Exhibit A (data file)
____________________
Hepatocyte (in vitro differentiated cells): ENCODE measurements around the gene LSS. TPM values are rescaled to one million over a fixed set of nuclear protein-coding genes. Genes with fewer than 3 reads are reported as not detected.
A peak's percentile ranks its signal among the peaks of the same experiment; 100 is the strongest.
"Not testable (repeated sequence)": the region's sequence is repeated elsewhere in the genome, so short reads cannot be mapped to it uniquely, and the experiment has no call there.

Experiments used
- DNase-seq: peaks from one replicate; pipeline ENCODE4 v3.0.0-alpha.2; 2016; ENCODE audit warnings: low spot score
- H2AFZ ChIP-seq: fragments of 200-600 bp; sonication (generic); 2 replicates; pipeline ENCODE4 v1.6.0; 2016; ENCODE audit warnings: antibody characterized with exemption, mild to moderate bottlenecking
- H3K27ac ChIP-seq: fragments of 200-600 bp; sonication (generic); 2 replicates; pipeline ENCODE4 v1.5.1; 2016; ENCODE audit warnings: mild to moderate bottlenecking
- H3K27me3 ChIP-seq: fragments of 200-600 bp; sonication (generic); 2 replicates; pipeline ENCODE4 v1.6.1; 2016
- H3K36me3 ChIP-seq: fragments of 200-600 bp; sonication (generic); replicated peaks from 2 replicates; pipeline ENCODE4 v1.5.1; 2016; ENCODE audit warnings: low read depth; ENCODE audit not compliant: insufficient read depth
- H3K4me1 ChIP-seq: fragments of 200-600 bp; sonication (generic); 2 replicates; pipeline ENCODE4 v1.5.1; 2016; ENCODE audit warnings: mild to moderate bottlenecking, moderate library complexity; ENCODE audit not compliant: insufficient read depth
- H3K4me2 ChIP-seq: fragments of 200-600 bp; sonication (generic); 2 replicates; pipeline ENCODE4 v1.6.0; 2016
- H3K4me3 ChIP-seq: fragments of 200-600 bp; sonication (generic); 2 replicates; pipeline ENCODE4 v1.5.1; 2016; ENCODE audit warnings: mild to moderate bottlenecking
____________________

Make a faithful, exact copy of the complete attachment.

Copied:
Hepatocyte (in vitro differentiated cells): ENCODE measurements around the gene LSS. TPM values are rescaled to one million over a fixed set of nuclear protein-coding genes. Genes with fewer than 3 reads are reported as not detected.
A peak's percentile ranks its signal among the peaks of the same experiment; 100 is the strongest.
"Not testable (repeated sequence)": the region's sequence is repeated elsewhere in the genome, so short reads cannot be mapped to it uniquely, and the experiment has no call there.

Experiments used
- DNase-seq: peaks from one replicate; pipeline ENCODE4 v3.0.0-alpha.2; 2016; ENCODE audit warnings: low spot score
- H2AFZ ChIP-seq: fragments of 200-600 bp; sonication (generic); 2 replicates; pipeline ENCODE4 v1.6.0; 2016; ENCODE audit warnings: antibody characterized with exemption, mild to moderate bottlenecking
- H3K27ac ChIP-seq: fragments of 200-600 bp; sonication (generic); 2 replicates; pipeline ENCODE4 v1.5.1; 2016; ENCODE audit warnings: mild to moderate bottlenecking
- H3K27me3 ChIP-seq: fragments of 200-600 bp; sonication (generic); 2 replicates; pipeline ENCODE4 v1.6.1; 2016
- H3K36me3 ChIP-seq: fragments of 200-600 bp; sonication (generic); replicated peaks from 2 replicates; pipeline ENCODE4 v1.5.1; 2016; ENCODE audit warnings: low read depth; ENCODE audit not compliant: insufficient read depth
- H3K4me1 ChIP-seq: fragments of 200-600 bp; sonication (generic); 2 replicates; pipeline ENCODE4 v1.5.1; 2016; ENCODE audit warnings: mild to moderate bottlenecking, moderate library complexity; ENCODE audit not compliant: insufficient read depth
- H3K4me2 ChIP-seq: fragments of 200-600 bp; sonication (generic); 2 replicates; pipeline ENCODE4 v1.6.0; 2016
- H3K4me3 ChIP-seq: fragments of 200-600 bp; sonication (generic); 2 replicates; pipeline ENCODE4 v1.5.1; 2016; ENCODE audit warnings: mild to moderate bottlenecking